© Mr John H. Sparkes
GATEHOUSE AND BOUNDARY WALL WITH BRIDGE OVER MOAT, BISHOP'S PALACE
WELLS, MENDIP, SOMERSET
Mr John H. Sparkes
01 August 2007
12 November 1953
Date of last amendment:
31 May 2000
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ST5445 BISHOP'S PALACE
662-1/7/7 Gatehouse and boundary wall with
12/11/53 bridge over moat
(Formerly Listed as:
(including Gatehouse and Walls...))
Wall with corner towers and gatehouse, surrounded by moat.
c1341 (date of license to Crenellate) by Bishop Ralph of
Shrewsbury. Local stone rubble with ashlar copings and other
dressings, average 5m high.
PLAN: irregular, with 6 bastion towers, that to the NW,
sometimes referred to as the prison, has a small but lofty
room, with apsidal W end, and looks more like a small chapel;
it has stone tablets with the decalogue set high on the walls.
The gatehouse lies on the N side.
The wall is boldly crenellated with some arrowslits.
Part of the N side is incorporated in that part of the
Bishop's Palace (qv) presently known as Bishop's House.
The gatehouse in random rubble with Doulting stone dressings
with lead flat roof behind crenellated parapets.
EXTERIOR: 3 storeys, the gateway bay flanked by two
rectangular towers with corners chamfered on north side.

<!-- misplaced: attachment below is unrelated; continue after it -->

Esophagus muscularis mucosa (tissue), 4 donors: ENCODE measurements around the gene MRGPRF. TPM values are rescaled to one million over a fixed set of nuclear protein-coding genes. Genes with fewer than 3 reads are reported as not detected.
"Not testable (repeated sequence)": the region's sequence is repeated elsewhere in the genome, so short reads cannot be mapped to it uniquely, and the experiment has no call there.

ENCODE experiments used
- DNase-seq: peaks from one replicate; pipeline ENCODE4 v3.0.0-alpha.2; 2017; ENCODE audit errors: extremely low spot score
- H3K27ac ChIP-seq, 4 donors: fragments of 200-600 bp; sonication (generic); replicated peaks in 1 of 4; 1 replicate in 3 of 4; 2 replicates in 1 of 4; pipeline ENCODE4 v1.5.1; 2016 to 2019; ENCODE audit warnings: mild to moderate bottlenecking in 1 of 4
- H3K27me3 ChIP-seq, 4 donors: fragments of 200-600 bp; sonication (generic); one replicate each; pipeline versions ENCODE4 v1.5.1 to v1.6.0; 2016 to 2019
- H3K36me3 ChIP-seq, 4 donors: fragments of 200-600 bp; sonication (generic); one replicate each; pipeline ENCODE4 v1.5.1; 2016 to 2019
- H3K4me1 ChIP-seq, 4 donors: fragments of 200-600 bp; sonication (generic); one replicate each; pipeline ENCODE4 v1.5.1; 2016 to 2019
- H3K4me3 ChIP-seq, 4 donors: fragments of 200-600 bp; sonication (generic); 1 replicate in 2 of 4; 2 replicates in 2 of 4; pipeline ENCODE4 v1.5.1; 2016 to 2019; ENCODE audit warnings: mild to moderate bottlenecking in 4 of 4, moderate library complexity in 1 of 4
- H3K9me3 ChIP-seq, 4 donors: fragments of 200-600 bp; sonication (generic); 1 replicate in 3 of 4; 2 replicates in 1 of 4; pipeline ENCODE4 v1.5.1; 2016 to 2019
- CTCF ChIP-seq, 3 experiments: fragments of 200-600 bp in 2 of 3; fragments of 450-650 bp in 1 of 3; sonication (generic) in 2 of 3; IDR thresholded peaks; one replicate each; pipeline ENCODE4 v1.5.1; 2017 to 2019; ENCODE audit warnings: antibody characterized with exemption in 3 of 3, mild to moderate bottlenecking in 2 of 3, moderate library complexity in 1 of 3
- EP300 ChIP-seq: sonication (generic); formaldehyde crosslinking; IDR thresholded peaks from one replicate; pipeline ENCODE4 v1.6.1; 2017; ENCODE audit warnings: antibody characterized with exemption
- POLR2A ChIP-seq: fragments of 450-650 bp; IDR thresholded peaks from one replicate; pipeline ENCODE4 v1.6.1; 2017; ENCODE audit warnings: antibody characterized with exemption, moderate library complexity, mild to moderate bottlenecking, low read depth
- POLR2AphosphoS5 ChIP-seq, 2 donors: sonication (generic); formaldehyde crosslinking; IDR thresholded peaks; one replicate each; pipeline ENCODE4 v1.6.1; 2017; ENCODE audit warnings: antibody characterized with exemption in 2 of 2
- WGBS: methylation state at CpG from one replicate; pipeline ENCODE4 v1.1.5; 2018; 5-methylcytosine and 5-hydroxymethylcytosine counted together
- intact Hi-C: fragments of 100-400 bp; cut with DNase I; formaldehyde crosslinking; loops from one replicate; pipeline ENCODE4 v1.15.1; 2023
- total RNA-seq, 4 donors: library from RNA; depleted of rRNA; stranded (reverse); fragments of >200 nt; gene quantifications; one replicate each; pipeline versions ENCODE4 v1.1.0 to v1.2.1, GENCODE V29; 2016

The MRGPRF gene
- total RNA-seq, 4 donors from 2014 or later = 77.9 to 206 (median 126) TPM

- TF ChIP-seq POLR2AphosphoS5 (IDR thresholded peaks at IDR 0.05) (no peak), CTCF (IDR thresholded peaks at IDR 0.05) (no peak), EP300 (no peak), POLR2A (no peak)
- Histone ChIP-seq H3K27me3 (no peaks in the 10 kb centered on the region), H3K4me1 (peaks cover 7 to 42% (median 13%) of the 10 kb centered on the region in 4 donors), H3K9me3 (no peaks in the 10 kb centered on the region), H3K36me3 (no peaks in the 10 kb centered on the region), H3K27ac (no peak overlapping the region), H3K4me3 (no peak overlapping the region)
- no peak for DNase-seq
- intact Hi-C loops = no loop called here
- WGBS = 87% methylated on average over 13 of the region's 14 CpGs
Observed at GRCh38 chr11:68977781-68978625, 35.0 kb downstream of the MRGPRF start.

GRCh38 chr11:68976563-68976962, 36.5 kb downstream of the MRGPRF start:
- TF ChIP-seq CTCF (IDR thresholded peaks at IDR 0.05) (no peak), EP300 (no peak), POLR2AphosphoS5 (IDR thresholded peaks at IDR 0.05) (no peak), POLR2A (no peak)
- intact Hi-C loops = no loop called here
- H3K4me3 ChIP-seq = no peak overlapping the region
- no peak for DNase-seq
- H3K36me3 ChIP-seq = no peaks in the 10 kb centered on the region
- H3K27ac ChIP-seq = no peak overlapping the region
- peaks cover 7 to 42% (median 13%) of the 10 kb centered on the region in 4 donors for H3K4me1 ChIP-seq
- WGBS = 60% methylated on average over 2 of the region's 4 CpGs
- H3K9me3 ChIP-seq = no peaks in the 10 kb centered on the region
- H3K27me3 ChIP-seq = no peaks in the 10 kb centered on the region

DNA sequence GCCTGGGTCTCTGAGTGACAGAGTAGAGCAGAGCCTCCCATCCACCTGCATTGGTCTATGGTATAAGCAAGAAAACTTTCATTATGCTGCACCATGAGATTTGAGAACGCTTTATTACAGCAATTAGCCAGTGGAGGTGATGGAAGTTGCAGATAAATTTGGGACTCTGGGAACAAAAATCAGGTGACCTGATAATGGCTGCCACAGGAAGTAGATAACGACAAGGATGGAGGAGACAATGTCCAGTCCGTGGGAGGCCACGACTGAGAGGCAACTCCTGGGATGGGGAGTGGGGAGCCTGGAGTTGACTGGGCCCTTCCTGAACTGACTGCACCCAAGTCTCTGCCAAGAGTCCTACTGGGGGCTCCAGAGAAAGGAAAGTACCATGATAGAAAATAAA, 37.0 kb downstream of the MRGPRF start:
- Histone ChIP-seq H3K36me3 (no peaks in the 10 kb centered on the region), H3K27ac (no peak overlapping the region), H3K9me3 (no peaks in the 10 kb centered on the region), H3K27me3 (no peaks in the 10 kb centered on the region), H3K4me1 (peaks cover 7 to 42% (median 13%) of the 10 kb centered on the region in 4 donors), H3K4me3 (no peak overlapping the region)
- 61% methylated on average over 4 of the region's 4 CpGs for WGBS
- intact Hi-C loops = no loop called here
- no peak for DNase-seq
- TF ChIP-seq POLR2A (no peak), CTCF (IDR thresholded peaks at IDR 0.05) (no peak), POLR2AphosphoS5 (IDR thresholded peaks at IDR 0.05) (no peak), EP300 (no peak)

Towers have mostly arrowslits to ground and first floors, but
east face of east tower has a 2-light mullioned window with
square label (under which is the Swans' Bell), the N face has
a circular cinquefoil window, and to the NE corner an angled
oriel window at first floor level of 1+2+2+1 lights, with
moulded base and reeded frieze to a lead flat roof.
The centre gateway has a 4-centre arch in a rectangular recess
with carved spandrels, part of the portcullis and the chains
of the drawbridge (now connected to a modern fixed bridge)
remain, arch has a pair of possibly C14 gates with an inserted
wicket of c1600. Above this a single lancet with cusped window
set deep inside.
Inside the gateway is a quadripartite ribbed vault with short
spring shafts, and carved head boss and corbels.
In E wall of this space a small oriel window, presumably for
the gatekeeper. Side doors in the projection of the towers
south of the minor gate arch.
INTERIOR: not inspected.
The enclosing wall with its moat helps to provide what Pevsner
(op cit) calls an "...exquisite beauty of setting...".
(Buildings of England: Pevsner N: North Somerset and Bristol:
London: 1958-: 314; Colchester LS: Wells Cathedral: A History:
Shepton Mallet: 1982-: 227-244).